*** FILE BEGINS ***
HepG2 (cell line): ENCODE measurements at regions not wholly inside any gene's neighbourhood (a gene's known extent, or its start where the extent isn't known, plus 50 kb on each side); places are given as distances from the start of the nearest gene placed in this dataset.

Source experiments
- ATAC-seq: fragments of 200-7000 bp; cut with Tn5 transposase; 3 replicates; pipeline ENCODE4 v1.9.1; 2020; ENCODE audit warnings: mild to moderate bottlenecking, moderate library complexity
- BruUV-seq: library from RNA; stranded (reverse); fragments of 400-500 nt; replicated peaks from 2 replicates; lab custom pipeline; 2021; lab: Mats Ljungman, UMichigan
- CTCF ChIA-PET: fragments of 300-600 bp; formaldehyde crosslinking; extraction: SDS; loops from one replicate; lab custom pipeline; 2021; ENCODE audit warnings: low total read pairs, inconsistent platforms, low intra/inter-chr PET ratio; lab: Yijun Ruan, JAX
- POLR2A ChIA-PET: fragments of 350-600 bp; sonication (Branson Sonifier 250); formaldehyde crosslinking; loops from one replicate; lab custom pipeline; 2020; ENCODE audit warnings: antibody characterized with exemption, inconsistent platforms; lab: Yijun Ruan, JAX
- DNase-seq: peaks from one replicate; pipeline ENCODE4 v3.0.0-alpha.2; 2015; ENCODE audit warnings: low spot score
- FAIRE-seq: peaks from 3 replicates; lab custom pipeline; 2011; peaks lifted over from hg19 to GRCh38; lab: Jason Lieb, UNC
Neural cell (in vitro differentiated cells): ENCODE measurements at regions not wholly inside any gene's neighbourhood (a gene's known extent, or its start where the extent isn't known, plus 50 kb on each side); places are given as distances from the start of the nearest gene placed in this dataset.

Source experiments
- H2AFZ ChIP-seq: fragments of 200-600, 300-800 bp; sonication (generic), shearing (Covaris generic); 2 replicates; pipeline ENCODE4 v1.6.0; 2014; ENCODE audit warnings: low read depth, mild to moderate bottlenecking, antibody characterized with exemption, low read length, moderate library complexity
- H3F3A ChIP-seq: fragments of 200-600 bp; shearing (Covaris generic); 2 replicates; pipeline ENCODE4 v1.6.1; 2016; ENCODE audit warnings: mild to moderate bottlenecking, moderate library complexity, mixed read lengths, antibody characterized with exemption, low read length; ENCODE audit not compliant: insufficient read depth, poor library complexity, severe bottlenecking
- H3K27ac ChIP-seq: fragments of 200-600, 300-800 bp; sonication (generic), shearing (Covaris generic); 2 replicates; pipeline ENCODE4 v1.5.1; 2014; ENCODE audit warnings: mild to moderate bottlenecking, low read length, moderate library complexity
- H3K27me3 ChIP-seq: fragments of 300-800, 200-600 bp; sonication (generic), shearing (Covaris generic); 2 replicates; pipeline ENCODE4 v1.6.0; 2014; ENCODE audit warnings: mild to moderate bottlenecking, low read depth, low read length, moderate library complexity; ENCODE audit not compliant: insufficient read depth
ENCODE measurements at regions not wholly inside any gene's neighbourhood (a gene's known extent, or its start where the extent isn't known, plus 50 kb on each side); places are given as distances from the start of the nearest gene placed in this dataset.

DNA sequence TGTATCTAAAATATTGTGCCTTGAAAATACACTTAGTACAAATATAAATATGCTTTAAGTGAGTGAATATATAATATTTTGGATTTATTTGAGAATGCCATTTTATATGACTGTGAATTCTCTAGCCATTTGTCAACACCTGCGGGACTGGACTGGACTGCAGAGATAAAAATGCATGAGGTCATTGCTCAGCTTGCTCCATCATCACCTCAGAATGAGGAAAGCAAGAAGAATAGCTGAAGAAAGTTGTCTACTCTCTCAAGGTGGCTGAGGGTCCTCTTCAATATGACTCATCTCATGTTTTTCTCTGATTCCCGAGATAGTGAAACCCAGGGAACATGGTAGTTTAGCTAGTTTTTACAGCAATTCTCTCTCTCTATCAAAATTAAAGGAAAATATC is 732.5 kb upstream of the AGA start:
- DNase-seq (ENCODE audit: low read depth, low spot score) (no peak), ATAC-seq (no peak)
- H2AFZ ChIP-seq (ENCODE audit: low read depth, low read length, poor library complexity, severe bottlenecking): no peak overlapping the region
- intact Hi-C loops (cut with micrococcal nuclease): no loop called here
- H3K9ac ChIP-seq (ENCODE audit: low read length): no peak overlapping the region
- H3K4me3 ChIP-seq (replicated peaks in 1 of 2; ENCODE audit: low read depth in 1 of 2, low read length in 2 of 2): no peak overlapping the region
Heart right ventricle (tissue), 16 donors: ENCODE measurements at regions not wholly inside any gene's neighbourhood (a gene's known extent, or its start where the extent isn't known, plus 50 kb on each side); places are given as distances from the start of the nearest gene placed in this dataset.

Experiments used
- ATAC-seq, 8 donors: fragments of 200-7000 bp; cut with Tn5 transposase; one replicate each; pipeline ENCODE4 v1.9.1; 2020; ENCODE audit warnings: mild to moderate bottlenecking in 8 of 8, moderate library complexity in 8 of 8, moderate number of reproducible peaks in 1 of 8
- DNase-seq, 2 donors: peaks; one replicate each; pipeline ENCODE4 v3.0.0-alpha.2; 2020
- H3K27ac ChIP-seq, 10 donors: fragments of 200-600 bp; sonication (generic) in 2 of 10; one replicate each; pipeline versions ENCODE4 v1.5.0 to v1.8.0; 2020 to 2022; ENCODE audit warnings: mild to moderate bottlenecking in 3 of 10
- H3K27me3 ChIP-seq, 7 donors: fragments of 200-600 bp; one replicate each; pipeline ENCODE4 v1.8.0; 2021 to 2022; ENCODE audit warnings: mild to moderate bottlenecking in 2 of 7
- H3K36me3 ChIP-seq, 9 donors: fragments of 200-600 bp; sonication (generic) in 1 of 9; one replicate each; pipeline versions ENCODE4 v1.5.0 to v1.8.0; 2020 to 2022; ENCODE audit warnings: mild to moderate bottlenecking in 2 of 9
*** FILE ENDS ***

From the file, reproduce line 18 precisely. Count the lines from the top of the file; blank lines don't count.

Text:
- H2AFZ ChIP-seq (ENCODE audit: low read depth, low read length, poor library complexity, severe bottlenecking): no peak overlapping the region